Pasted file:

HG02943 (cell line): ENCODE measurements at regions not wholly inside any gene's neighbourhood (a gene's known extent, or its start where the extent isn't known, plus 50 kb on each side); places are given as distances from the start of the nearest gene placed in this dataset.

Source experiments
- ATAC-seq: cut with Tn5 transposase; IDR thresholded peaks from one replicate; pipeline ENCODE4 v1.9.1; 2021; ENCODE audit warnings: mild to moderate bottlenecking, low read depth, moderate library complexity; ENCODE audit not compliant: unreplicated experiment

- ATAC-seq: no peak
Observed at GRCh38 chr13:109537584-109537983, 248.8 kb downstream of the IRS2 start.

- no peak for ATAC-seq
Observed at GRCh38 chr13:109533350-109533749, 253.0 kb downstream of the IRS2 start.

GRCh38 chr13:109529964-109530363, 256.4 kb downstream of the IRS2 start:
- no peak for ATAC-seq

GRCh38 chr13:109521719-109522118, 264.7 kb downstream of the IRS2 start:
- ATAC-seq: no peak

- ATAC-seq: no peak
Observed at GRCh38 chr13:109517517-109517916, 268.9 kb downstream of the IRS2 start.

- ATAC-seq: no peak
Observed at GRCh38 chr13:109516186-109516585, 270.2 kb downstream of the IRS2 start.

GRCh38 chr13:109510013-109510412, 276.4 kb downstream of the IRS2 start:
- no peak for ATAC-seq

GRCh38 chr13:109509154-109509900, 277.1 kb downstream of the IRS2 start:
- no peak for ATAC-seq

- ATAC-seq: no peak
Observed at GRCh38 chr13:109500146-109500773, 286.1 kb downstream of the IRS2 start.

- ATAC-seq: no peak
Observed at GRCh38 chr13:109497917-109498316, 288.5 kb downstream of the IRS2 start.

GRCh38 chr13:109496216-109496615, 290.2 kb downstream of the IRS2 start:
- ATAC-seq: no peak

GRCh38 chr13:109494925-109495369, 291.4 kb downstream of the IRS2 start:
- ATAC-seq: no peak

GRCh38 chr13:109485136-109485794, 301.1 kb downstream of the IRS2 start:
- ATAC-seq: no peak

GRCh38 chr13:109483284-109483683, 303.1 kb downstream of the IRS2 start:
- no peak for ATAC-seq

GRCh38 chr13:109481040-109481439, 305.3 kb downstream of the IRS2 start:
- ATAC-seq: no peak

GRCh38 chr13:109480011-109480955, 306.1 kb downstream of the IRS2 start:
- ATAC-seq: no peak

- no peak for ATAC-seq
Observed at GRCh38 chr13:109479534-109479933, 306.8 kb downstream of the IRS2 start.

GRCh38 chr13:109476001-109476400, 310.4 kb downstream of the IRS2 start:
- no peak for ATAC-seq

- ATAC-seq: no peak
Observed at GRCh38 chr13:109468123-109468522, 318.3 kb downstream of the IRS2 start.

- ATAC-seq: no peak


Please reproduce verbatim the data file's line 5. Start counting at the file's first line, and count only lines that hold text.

Observed at GRCh38 chr13:109537584-109537983, 248.8 kb downstream of the IRS2 start.